Participatory Action Research (PAR) is a collaborative research methodology that emphasizes the participation of those affected by the research in all process phases. The methods entail the identification of the research question, data collection, analysis, and dissemination of results. The approach is used in education, health, social work, and community development to empower marginalized communities. Also, the method is used to address social and political issues affecting these marginalized people’s lives. PAR is defined by its commitment to social justice and the transformation of power while seeking to give voice to marginalized communities and bring social change via research and action.
The components, characteristics, and best practices of PAR:
Firstly we have the active participation of community members, stakeholders, and researchers throughout the research process. The second component is collaboration, where PAR makes a collaborative effort that involves an equal partnership between community members and researchers. Guy et al. (2020) suggest the other component is action, and PAR aims to create actionable knowledge that leads to social change and empowerment. Finally, we have reflection where PAR involves a review of the research process and outcomes.
The first characteristic is participatory, where PAR is a participatory approach to research where community members and stakeholders have an active role in the research process. Secondly, we have contextual where PAR is context-specific and involves an understanding of the research’s social, cultural, and economic context. Thirdly, we have empowering, where PAR aims to empower individuals and communities to take action on the issues that affect them. Finally, democratic where PAR is a democratic approach to research that values the perspectives and voices of all participants.
Establishing relationships and building trust with community members and stakeholders is essential to the success of PAR. Secondly, PAR involves diverse perspectives by ensuring that diverse perspectives are represented throughout the research process. Thirdly, PAR collaborates equally between community members and researchers and is based on equal partnership and shared decision-making. According to Van de Ven, Boardley & Chandler (2022), PAR takes action and results in actionable knowledge that leads to social change and empowerment. The final best practice is reflecting on the research process, and outcomes should be a continuous part of PAR.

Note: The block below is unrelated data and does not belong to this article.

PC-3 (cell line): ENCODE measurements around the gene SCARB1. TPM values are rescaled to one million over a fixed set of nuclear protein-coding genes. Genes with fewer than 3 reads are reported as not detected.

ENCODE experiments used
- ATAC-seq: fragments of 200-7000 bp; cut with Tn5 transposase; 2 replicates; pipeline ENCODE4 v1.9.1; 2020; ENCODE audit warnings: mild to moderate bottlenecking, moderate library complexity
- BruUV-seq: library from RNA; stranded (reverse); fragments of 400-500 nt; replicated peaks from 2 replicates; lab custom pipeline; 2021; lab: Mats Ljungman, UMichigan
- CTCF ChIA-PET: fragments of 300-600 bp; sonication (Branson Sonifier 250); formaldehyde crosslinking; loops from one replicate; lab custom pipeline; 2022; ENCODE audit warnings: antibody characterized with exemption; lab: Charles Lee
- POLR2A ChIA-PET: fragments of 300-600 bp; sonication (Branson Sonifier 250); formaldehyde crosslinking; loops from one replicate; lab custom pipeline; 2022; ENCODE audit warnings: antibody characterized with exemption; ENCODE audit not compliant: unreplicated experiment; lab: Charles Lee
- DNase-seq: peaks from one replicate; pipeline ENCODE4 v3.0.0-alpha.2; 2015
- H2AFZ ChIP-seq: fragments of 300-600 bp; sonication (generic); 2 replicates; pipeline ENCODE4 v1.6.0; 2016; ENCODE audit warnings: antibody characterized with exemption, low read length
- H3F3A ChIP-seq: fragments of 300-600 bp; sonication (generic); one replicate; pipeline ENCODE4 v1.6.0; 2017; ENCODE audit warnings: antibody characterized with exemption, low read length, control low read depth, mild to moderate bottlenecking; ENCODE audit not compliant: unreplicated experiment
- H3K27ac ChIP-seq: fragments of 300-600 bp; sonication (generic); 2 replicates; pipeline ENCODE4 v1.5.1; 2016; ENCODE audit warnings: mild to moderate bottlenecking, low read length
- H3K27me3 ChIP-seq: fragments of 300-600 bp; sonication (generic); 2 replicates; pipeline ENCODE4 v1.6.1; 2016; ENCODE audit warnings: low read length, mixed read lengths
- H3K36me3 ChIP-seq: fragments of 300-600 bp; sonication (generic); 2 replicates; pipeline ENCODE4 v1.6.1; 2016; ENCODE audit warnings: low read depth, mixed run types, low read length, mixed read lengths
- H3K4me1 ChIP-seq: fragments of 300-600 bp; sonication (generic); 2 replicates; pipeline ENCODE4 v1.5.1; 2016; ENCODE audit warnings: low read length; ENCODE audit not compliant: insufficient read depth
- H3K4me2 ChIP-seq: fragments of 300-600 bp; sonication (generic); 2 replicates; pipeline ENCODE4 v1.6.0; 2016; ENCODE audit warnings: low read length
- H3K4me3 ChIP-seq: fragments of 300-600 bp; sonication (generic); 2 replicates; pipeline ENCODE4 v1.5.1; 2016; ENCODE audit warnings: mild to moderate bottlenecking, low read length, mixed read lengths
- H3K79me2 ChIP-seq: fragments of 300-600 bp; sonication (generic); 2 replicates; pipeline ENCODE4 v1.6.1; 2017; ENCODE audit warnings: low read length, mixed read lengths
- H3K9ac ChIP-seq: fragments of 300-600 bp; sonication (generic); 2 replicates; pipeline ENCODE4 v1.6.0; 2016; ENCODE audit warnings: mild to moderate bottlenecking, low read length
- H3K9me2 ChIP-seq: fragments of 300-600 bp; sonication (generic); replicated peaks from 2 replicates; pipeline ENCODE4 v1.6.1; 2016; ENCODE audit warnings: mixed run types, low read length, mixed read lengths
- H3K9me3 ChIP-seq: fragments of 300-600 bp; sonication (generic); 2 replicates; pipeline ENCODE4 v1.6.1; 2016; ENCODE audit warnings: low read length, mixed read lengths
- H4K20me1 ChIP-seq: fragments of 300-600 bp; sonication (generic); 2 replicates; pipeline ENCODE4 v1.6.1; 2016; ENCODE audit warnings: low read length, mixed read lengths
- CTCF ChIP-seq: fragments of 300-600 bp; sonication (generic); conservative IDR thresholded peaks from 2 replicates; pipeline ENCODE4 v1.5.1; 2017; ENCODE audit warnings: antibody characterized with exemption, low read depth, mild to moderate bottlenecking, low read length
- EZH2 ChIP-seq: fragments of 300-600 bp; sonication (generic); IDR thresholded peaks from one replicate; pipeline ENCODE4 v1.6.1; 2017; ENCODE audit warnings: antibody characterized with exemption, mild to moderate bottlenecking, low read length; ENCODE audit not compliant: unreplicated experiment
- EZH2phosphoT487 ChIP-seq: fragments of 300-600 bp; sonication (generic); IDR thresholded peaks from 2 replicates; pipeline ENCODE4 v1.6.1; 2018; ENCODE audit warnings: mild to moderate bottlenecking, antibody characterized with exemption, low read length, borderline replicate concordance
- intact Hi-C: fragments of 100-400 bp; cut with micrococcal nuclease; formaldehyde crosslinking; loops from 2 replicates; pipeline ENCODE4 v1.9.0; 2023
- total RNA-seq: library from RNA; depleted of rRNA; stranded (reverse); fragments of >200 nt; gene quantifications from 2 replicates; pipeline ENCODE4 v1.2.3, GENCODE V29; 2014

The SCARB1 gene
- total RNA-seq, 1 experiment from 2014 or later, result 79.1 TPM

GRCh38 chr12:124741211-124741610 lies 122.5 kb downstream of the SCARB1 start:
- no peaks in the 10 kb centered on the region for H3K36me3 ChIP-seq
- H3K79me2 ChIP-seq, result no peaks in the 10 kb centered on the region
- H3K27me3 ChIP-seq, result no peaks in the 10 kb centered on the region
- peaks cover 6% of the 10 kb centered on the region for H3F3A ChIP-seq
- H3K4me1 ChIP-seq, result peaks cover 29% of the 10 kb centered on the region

Comparison between PAR and Traditional Scientific Research method
The main goal of PAR is to empower participants and promote social change, whereas the main objective of traditional scientific research is to uncover new knowledge and understand natural phenomena. PAR is a collaborative and iterative process involving active participation and community members’ input, while traditional scientific research typically follows a more structured and controlled approach. Liamputtong (2019) suggests that In PAR, data is often collected through qualitative methods such as interviews, focus groups, and observations. Traditional scientific research usually relies on quantitative methods such as experiments and surveys. In PAR, data is often analyzed collaboratively with community members, while traditional scientific research is typically diagnosed by researchers alone using statistical methods. PAR aims to produce actionable outcomes that promote social change and address community needs. In contrast, traditional scientific research aims to generate new knowledge that can be applied broadly to a particular field.